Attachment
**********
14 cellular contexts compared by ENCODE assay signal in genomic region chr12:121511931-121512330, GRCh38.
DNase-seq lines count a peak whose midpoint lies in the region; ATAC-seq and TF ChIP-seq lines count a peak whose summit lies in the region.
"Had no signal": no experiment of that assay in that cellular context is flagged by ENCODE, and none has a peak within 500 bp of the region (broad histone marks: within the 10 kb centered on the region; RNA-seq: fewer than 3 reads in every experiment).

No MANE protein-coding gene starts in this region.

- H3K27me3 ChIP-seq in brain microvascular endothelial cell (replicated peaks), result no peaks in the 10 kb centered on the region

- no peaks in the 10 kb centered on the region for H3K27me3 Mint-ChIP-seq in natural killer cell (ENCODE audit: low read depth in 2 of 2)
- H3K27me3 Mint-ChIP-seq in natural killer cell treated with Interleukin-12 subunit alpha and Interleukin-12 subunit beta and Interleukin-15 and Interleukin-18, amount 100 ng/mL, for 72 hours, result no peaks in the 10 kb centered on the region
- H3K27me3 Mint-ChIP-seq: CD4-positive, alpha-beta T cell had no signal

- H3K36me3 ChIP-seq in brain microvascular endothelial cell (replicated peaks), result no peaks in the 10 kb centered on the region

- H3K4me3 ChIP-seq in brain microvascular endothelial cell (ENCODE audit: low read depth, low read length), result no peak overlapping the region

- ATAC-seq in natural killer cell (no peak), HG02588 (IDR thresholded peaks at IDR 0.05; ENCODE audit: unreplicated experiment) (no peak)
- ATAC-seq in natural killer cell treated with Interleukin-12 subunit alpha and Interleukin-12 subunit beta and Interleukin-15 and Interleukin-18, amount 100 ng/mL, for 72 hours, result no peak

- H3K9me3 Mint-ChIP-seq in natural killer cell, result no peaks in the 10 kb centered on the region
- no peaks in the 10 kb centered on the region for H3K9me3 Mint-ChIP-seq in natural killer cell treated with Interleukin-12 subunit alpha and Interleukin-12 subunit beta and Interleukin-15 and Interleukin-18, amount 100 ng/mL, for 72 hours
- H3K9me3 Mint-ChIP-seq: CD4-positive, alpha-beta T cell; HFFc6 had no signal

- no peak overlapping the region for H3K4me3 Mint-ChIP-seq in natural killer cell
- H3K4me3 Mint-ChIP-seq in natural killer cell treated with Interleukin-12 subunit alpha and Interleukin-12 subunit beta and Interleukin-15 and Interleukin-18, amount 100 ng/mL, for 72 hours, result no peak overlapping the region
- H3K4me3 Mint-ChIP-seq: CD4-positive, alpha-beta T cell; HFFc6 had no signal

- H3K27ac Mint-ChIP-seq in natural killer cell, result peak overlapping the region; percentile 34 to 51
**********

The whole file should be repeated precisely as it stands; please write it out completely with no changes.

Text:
14 cellular contexts compared by ENCODE assay signal in genomic region chr12:121511931-121512330, GRCh38.
DNase-seq lines count a peak whose midpoint lies in the region; ATAC-seq and TF ChIP-seq lines count a peak whose summit lies in the region.
"Had no signal": no experiment of that assay in that cellular context is flagged by ENCODE, and none has a peak within 500 bp of the region (broad histone marks: within the 10 kb centered on the region; RNA-seq: fewer than 3 reads in every experiment).

No MANE protein-coding gene starts in this region.

- H3K27me3 ChIP-seq in brain microvascular endothelial cell (replicated peaks), result no peaks in the 10 kb centered on the region

- no peaks in the 10 kb centered on the region for H3K27me3 Mint-ChIP-seq in natural killer cell (ENCODE audit: low read depth in 2 of 2)
- H3K27me3 Mint-ChIP-seq in natural killer cell treated with Interleukin-12 subunit alpha and Interleukin-12 subunit beta and Interleukin-15 and Interleukin-18, amount 100 ng/mL, for 72 hours, result no peaks in the 10 kb centered on the region
- H3K27me3 Mint-ChIP-seq: CD4-positive, alpha-beta T cell had no signal

- H3K36me3 ChIP-seq in brain microvascular endothelial cell (replicated peaks), result no peaks in the 10 kb centered on the region

- H3K4me3 ChIP-seq in brain microvascular endothelial cell (ENCODE audit: low read depth, low read length), result no peak overlapping the region

- ATAC-seq in natural killer cell (no peak), HG02588 (IDR thresholded peaks at IDR 0.05; ENCODE audit: unreplicated experiment) (no peak)
- ATAC-seq in natural killer cell treated with Interleukin-12 subunit alpha and Interleukin-12 subunit beta and Interleukin-15 and Interleukin-18, amount 100 ng/mL, for 72 hours, result no peak

- H3K9me3 Mint-ChIP-seq in natural killer cell, result no peaks in the 10 kb centered on the region
- no peaks in the 10 kb centered on the region for H3K9me3 Mint-ChIP-seq in natural killer cell treated with Interleukin-12 subunit alpha and Interleukin-12 subunit beta and Interleukin-15 and Interleukin-18, amount 100 ng/mL, for 72 hours
- H3K9me3 Mint-ChIP-seq: CD4-positive, alpha-beta T cell; HFFc6 had no signal

- no peak overlapping the region for H3K4me3 Mint-ChIP-seq in natural killer cell
- H3K4me3 Mint-ChIP-seq in natural killer cell treated with Interleukin-12 subunit alpha and Interleukin-12 subunit beta and Interleukin-15 and Interleukin-18, amount 100 ng/mL, for 72 hours, result no peak overlapping the region
- H3K4me3 Mint-ChIP-seq: CD4-positive, alpha-beta T cell; HFFc6 had no signal

- H3K27ac Mint-ChIP-seq in natural killer cell, result peak overlapping the region; percentile 34 to 51